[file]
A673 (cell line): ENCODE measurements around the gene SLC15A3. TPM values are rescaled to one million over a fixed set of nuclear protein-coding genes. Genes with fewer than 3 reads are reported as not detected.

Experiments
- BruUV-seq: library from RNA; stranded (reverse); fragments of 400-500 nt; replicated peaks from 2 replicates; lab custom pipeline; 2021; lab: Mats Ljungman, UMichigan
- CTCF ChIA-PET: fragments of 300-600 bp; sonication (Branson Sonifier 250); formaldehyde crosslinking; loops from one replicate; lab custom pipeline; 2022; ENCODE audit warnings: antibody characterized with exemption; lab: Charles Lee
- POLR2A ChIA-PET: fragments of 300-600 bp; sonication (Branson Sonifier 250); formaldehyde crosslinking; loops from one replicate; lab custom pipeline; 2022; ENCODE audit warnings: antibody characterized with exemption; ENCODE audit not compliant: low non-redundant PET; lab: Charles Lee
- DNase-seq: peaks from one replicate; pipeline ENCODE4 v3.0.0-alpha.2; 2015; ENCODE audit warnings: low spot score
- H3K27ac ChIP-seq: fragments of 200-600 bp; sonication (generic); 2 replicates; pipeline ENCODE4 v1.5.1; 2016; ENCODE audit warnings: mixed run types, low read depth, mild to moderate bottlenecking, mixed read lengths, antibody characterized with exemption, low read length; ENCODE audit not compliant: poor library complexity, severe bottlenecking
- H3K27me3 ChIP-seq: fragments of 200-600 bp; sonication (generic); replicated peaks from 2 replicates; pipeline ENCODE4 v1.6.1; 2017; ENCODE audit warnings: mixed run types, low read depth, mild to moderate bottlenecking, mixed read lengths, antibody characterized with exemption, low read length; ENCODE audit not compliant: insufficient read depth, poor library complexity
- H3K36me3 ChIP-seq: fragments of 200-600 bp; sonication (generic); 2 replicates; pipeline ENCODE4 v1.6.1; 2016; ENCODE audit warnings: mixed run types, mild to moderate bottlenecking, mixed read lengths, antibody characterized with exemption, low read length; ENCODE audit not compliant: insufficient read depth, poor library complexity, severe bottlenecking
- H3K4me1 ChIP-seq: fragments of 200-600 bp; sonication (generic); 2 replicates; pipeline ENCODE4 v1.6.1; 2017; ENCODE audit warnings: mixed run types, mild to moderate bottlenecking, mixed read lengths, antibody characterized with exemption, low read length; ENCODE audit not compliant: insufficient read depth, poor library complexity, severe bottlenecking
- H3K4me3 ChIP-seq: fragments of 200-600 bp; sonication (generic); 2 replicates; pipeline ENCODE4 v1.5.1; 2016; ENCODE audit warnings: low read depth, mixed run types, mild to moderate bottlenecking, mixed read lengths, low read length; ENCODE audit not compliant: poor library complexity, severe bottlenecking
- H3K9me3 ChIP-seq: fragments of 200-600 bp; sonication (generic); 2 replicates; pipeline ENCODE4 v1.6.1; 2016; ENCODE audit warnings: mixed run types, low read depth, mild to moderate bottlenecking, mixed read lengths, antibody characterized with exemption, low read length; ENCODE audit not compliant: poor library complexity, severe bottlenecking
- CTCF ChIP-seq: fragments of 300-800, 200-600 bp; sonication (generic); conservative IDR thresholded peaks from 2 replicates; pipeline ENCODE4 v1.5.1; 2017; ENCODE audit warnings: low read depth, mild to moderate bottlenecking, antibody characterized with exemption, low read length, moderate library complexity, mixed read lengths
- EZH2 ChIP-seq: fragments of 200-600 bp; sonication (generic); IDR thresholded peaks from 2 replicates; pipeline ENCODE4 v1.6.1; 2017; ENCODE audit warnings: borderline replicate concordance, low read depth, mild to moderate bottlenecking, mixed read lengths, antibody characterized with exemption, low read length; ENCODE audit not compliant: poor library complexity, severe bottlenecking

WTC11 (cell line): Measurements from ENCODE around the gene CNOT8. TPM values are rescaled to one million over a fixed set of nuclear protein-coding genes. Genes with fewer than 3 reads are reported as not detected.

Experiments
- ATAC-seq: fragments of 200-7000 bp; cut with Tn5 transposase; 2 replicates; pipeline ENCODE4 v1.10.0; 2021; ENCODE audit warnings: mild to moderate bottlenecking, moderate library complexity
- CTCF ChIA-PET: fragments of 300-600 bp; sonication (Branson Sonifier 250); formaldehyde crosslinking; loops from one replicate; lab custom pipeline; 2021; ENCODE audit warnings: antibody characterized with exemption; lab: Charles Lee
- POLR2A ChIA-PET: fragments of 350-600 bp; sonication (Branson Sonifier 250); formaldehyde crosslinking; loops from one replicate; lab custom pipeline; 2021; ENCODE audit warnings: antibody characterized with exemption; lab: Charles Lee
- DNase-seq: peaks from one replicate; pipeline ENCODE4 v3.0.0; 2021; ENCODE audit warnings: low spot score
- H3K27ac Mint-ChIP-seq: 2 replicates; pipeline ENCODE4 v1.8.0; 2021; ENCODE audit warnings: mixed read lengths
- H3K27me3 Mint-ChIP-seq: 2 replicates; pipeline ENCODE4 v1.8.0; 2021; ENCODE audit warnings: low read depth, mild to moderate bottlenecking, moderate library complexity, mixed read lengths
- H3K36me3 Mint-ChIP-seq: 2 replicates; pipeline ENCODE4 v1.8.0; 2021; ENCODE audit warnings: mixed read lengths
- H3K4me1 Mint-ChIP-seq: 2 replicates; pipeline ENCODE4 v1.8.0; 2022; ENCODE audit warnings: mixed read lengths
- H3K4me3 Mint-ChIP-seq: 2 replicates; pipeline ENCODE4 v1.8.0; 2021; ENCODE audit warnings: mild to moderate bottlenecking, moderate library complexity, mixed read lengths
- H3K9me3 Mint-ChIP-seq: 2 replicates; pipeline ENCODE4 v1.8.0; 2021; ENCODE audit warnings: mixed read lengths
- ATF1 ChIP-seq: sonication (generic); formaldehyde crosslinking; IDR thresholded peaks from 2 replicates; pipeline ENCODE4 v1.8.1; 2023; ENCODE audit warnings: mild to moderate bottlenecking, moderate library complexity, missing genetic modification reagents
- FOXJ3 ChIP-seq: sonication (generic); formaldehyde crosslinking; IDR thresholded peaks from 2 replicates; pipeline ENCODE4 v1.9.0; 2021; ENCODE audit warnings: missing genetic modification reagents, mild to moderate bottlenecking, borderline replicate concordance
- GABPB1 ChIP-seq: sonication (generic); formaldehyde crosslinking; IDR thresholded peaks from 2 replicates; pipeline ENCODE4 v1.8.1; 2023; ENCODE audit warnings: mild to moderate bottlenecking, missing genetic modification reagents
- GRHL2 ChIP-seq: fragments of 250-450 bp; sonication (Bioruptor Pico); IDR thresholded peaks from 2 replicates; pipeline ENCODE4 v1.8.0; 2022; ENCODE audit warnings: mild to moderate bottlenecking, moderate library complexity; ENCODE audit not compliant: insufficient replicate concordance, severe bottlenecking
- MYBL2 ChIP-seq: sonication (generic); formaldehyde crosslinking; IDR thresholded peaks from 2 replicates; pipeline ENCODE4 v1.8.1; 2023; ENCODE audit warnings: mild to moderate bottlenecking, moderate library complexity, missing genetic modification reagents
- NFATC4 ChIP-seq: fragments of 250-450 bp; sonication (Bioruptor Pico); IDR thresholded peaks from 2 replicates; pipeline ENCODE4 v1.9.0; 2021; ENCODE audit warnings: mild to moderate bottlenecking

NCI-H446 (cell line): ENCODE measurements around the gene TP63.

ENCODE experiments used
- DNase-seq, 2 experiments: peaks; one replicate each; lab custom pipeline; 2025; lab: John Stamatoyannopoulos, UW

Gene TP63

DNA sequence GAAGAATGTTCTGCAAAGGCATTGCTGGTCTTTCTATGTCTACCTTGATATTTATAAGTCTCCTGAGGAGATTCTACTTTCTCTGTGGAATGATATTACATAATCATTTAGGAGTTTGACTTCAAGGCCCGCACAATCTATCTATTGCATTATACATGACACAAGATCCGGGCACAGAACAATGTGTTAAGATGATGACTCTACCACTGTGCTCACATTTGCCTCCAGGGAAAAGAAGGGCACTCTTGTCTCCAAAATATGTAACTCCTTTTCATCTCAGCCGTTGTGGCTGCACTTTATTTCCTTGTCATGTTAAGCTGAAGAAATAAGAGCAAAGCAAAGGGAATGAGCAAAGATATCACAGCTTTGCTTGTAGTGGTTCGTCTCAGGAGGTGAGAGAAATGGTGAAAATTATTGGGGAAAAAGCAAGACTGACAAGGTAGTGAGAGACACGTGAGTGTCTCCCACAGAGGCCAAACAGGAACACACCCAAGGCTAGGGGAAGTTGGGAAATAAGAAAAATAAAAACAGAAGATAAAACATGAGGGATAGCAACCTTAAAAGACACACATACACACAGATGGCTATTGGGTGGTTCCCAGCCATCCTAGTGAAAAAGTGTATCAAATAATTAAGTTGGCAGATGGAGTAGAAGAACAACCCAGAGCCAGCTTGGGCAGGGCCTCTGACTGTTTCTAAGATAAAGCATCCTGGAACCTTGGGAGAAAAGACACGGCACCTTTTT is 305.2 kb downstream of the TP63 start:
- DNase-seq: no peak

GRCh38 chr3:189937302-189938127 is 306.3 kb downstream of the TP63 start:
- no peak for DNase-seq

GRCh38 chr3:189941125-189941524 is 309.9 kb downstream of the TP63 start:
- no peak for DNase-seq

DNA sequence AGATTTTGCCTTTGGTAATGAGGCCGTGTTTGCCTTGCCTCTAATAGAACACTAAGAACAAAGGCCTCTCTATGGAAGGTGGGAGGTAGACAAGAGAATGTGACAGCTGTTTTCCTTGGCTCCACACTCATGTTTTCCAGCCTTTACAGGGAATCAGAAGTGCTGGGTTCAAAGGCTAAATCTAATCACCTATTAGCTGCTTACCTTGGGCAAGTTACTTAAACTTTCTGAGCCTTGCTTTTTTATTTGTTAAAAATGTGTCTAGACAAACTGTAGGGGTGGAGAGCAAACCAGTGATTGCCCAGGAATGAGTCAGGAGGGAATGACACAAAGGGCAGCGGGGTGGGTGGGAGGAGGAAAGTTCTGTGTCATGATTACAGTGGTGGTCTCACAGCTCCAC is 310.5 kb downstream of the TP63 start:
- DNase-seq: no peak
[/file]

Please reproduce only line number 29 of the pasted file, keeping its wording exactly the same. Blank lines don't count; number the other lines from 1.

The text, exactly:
- GABPB1 ChIP-seq: sonication (generic); formaldehyde crosslinking; IDR thresholded peaks from 2 replicates; pipeline ENCODE4 v1.8.1; 2023; ENCODE audit warnings: mild to moderate bottlenecking, missing genetic modification reagents